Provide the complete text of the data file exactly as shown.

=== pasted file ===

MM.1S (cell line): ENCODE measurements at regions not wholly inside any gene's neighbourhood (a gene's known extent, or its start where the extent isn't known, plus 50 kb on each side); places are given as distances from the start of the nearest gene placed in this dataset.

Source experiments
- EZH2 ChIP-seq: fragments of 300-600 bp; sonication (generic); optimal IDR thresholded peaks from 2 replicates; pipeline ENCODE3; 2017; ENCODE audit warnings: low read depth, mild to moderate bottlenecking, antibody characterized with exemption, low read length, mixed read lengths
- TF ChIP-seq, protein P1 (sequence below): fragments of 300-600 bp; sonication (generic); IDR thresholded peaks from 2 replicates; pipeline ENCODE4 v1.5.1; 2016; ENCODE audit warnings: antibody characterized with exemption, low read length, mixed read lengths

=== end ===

MM.1S (cell line): ENCODE measurements at regions not wholly inside any gene's neighbourhood (a gene's known extent, or its start where the extent isn't known, plus 50 kb on each side); places are given as distances from the start of the nearest gene placed in this dataset.

Source experiments
- EZH2 ChIP-seq: fragments of 300-600 bp; sonication (generic); optimal IDR thresholded peaks from 2 replicates; pipeline ENCODE3; 2017; ENCODE audit warnings: low read depth, mild to moderate bottlenecking, antibody characterized with exemption, low read length, mixed read lengths
- TF ChIP-seq, protein P1 (sequence below): fragments of 300-600 bp; sonication (generic); IDR thresholded peaks from 2 replicates; pipeline ENCODE4 v1.5.1; 2016; ENCODE audit warnings: antibody characterized with exemption, low read length, mixed read lengths